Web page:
Funds should have a very honest conversation with their insurer if that’s the case. Michael Rooney: Most funds have it in the cover that members personally apply for, rather than a group contract arrangement. Most group arrangements now have got rid of the suicide clause for automatic cover. Damian Hill: It’s in retail policies for the same reason, as opposed to group policies. Via group policies now, most Australians are getting at least some cover. I’m not saying that’s enough, but for that amount they’re usually getting it without the suicide exclusions. Lisa Munsie: When that’s highlighted at senior level it doesn’t make sense and it’s highly unfair, that’s when the change actually occurs.

Damian Hill: Lots of the changes to insurance coverage have come through the superannuation funds getting this cover available. That it’s not just on suicide exclusion. It’s the hours worked etc, and that is another area that’s come down as insurance has been provided to more and more Australians via their superannuation funds. If you have such a big group, you’re getting all of Australia rather than some selected against, which is usually the part that makes insurers run an absolute mile. Pat McGorry: The idea of early intervention is a recent thing in psychiatry, so there are definitions of early syndromes. The one we developed in Melbourne is now called the Psychosis Risk Syndrome, and it’s going to be in version 5 of the DSM (Diagnostic and Statistical Manual of Mental Disorders). It’s controversial for a number of reasons. It defines a group of people who have a current need for care because they have depression and anxiety and other symptoms, but they don’t have warning signs – like TIAs (transient ischemic attacks) or chest pain – which indicates they’re at risk for something more serious, mainly psychotic illness or schizophrenia. It predicts, between 20 to 40 per cent, if a person has a chance of becoming psychotic within the next 12 months, which is a relative risk of about 400 times the general population. If you had a blood test that did that it, then everyone would be happy. But, because it’s a definition of a clinical picture, it’s become controversial especially because it might mean that, in the US, people get medicated.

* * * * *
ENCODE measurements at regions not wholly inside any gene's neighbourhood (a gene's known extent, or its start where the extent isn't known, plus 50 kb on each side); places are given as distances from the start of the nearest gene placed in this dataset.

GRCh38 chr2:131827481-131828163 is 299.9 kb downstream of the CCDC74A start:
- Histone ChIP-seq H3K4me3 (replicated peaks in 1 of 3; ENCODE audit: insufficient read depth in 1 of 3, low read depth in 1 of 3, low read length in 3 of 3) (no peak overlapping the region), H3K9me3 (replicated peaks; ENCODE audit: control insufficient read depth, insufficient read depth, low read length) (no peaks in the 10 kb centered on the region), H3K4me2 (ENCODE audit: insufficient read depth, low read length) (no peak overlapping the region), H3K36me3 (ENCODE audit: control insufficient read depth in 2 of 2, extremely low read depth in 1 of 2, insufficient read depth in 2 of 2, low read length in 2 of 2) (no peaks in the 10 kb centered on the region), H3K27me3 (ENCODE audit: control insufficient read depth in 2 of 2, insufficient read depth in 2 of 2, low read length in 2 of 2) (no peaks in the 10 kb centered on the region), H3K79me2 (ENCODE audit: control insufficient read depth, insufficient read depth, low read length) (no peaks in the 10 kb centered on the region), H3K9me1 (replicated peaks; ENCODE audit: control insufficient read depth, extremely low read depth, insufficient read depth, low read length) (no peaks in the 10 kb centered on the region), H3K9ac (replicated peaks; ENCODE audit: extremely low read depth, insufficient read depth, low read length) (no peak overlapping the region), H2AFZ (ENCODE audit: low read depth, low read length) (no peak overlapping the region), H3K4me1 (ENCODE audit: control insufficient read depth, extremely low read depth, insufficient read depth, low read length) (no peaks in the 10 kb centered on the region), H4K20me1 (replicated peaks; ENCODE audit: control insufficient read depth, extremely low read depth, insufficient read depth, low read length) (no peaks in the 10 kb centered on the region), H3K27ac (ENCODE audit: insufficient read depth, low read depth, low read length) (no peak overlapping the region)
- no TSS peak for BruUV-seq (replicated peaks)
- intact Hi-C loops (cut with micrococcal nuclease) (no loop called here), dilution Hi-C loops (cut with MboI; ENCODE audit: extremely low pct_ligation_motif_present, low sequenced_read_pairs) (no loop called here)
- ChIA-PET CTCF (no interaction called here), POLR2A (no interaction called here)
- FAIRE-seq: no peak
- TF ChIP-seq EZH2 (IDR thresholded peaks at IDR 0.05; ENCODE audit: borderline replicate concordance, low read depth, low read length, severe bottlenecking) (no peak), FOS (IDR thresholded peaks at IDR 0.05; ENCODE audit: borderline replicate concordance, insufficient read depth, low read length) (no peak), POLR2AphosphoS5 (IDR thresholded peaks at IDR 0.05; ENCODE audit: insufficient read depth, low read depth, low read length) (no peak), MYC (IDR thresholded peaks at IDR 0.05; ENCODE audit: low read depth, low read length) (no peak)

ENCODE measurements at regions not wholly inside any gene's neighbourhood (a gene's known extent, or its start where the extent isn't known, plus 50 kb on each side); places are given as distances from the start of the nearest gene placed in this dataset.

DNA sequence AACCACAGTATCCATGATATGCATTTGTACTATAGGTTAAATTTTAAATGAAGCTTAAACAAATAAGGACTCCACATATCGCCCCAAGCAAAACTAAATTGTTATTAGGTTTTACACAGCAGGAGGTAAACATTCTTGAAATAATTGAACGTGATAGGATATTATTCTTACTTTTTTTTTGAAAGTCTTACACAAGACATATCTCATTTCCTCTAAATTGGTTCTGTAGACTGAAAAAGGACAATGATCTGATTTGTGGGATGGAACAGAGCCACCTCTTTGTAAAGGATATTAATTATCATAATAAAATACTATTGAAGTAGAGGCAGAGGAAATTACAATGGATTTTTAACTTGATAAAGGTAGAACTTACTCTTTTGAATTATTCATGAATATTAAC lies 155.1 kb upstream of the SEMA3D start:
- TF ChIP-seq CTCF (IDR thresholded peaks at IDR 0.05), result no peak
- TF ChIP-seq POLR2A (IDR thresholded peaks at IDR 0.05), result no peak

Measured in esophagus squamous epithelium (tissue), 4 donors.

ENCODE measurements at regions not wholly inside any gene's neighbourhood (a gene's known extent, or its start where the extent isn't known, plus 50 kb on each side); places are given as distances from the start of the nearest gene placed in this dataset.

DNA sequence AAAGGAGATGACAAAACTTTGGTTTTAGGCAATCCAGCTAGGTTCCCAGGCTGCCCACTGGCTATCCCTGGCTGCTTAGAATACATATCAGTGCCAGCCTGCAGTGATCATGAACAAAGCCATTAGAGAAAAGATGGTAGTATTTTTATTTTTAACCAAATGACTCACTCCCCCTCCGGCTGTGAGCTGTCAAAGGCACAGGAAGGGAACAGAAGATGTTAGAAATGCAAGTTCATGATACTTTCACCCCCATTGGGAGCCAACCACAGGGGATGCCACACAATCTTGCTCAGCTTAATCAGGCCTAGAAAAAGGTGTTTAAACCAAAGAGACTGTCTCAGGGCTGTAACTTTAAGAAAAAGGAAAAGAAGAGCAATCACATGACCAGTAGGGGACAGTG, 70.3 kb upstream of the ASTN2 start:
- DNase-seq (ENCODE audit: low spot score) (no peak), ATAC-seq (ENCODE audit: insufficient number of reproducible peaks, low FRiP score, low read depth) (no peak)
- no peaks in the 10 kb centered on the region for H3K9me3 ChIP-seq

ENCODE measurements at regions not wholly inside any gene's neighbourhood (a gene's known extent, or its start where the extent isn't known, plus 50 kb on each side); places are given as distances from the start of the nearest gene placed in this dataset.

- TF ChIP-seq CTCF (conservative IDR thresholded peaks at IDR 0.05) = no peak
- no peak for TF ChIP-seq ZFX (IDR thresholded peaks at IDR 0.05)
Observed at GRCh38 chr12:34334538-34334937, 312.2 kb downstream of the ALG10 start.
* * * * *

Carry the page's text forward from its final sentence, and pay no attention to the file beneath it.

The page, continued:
In Australia, they’d probably get counselling or those sorts of supports first before that would be considered. Or things like fish oil, which we’ve been researching. It’s a very important conceptual breakthrough in psychiatry. But some people have raised the issue, what does that mean for insurers? Would you be excluded from getting insurance if you had this risk syndrome and then recovered? Mark Woodward: The attraction of group insurance is it provides breadth of cover, blanket cover and removes the specific nature of somebody’s experience like that. What we’ll see and something we’re looking at actively at the moment is taking this notion a bit further back, and I wonder if there might be a segué to what you’ve just been describing. It’s this description of well-being. If we can better understand our general condition, our general health. Eat well. Exercise well. Engage well in society. All these are precursors to the topic we’re discussing now. There are ways that that can be managed much more efficiently and much more effectively.

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